Language helps form our thoughts. It shapes how we look at the world. Language can be life-altering.
Last month, I shared my word for 2020 — family — and a vision I had at the top of the year to bring a beautiful message about marriage in particular forward in my ruminations here.
Through prayer and pondering how to dive in, I’ve been thinking of one lovely word in particular; that of irreplaceability.
The words to a very old song, “Embraceable You,” sung here by Ella Fitzgerald, come to mind:
Embrace me, my sweet embraceable you– from the song “Embraceable You”
Embrace me, you irreplaceable you
What if we began thinking about marriage in these terms: as a union in which we have, in anticipation of welcoming the gift of children, made ourselves irreplaceable to each other?
Do we think of marriage this way? If not, why not? And how would things change if we did?
Drawing on wisdom from the Marriage Reality Movement, which I briefly introduced last month, let me share a bit about this idea of irreplaceability and its importance from the director, Mrs. Kari Curtin.
Curtin says that how we describe marriage matters, and the best way to do this is through the eyes of a child. Marriage isn’t “about the children,” she says, but “about the fundamental human rights of children to be born and to be in a unique relationship united with their mother and father.”
This unique relationship, she explains, happens when a man and a woman take on the responsibility to freely choose to make themselves irreplaceable to each other before opening themselves up to the possibility of receiving the gift of a child.
Let those words sink in just a moment before moving on. They are important. Certainly, it won’t take long to realize this is not the way we are, in general, approaching marriage in our society right now.
Consider that when we do, something beautiful happens — something that benefits the child and blesses the entire family. When we approach marriage with the child and this idea of irreplaceability in mind at the outset, according to Curtin, these realities follow: The child is irreplaceable to the mother and father. The mother and father are irreplaceable to the child. And from the child’s eyes (Luke 10:21) the child knows Mom and Dad are irreplaceable to each other.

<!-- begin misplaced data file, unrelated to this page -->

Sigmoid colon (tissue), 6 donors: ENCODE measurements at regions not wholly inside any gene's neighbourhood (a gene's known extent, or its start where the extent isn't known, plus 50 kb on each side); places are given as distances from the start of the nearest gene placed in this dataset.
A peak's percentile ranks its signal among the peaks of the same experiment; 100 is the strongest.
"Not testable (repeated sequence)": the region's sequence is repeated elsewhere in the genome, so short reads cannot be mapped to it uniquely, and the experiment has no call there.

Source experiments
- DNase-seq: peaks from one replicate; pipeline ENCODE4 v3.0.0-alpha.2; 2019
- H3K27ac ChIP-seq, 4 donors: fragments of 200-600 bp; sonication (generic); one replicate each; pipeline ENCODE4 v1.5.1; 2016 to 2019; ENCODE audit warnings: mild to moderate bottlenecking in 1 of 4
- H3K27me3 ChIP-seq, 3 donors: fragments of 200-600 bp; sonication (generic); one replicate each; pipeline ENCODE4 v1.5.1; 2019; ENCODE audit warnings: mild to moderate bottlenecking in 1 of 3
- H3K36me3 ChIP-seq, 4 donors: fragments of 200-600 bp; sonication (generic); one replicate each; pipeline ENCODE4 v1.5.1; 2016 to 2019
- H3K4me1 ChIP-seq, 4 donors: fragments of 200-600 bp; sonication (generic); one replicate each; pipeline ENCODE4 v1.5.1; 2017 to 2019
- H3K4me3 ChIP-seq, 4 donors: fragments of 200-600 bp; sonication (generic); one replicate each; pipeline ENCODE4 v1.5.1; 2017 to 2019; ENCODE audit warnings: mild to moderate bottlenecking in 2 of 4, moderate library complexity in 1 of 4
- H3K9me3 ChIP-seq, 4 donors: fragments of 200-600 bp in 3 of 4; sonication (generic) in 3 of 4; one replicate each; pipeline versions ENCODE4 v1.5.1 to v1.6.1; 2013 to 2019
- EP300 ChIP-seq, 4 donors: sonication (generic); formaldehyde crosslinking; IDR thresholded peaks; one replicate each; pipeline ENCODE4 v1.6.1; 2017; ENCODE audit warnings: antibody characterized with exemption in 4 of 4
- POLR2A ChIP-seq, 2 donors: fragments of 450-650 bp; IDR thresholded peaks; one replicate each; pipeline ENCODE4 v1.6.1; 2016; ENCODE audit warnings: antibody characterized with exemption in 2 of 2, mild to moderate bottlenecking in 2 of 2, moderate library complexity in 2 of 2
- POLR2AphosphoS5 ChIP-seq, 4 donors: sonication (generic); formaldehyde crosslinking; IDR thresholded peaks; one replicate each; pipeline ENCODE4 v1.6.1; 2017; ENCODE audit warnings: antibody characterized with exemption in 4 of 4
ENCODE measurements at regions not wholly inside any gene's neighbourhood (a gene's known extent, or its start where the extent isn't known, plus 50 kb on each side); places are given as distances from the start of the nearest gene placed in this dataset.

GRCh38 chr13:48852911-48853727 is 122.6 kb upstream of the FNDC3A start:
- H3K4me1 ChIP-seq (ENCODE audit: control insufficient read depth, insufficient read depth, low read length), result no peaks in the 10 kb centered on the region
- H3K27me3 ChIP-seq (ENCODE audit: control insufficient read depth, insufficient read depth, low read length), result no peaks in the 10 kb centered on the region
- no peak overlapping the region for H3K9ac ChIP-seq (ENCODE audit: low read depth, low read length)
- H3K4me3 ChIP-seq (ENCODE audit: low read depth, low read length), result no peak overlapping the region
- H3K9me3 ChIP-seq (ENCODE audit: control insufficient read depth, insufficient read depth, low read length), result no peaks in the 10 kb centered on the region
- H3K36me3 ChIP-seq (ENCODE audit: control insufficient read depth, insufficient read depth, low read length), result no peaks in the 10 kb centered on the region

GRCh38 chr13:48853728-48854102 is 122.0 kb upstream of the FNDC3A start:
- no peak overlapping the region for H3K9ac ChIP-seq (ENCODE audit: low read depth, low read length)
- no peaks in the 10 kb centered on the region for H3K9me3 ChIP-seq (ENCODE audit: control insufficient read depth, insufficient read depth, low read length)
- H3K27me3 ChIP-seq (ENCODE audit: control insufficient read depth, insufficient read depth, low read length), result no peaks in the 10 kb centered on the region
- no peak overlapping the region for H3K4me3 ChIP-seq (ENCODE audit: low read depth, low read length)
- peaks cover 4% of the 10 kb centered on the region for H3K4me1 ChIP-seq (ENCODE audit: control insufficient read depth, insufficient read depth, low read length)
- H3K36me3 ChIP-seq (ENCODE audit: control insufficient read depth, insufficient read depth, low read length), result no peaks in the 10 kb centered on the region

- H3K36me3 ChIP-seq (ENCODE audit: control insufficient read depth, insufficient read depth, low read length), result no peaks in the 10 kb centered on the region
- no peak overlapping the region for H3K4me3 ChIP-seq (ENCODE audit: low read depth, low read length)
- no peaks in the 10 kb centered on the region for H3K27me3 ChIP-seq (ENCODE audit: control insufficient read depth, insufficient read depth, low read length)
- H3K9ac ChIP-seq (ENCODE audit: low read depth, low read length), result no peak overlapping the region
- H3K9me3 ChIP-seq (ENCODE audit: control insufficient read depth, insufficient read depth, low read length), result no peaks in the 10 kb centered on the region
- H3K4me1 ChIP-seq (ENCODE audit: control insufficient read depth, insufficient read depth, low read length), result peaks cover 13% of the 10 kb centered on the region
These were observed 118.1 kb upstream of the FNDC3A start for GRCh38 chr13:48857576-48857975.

“The child, looking at his or her parents, sees the reality of the one-flesh, irreplaceable union, even if Mom and Dad aren’t seeing themselves that way,” she says.
It doesn’t take much to envision what the world might look like if we were to approach marriage with this child’s-eye perspective of irreplaceability. Can you imagine the security children would feel? Can you imagine the security spouses would feel?
Some of us have memories of childhood in which we thought our parents’ union might be too fragile to hold. In some cases, there was a breach. My own parents struggled through the dysfunction of alcoholism, which has affected generations in our family. There were times I worried they would divorce, and I remember feeling sick to my stomach at the thought of it. It was incomprehensible to me as a younger child. I sensed, somehow, that if this were to happen, the world as I knew it would be forever split in two different directions.
My parents made it through those hard times, and on my father’s deathbed, I witnessed and felt deeply the reality of irreplaceability. And it was good; very good. I am grateful.
But I’m not smug about this, because I know what could have happened, and what has happened to many people I know, and what is threatening so many families as I type these words right now. And I’m concerned about our future, but not feeling hopeless by any means.
There is hope, but it needs to begin with the way we speak of things like marriage. By and large, as a society we are not talking about marriage, nor looking at it, through the eyes of children but through the eyes of adults. We are not talking about nor viewing marriage as something in which the spouses — and any children who come from their union — have formed an irreplaceable bond with each other in anticipation of the gift of children.
I realize that for some, this is a new way of articulating the reality of marriage, and yet I hope many will see the beauty, truth and goodness in this word “irreplaceability” and children’s human rights. Certainly, if God were to “define” marriage — though marriage is a reality that simply is and not definable — the word “irreplaceability” would be part of it.
God sees you and me as irreplaceable. And I think he wants us to see each other that way, too. Perhaps we can pray about this one word and how we can use it to describe marriage. We might start by thinking about what our family members mean to us, and then conveying that irreplaceability we know to be part of marriage reality to our culture that has forgotten.
Dear Lord, thank you for seeing me as a unique, unrepeatable child of yours who is wholly irreplaceable to you. Please help me begin to realize how important this word is, to have it in mind when approaching my family members and others, and to convey it in everyday discussions with your help.
Q4U: What does the word “irreplaceable” mean to you?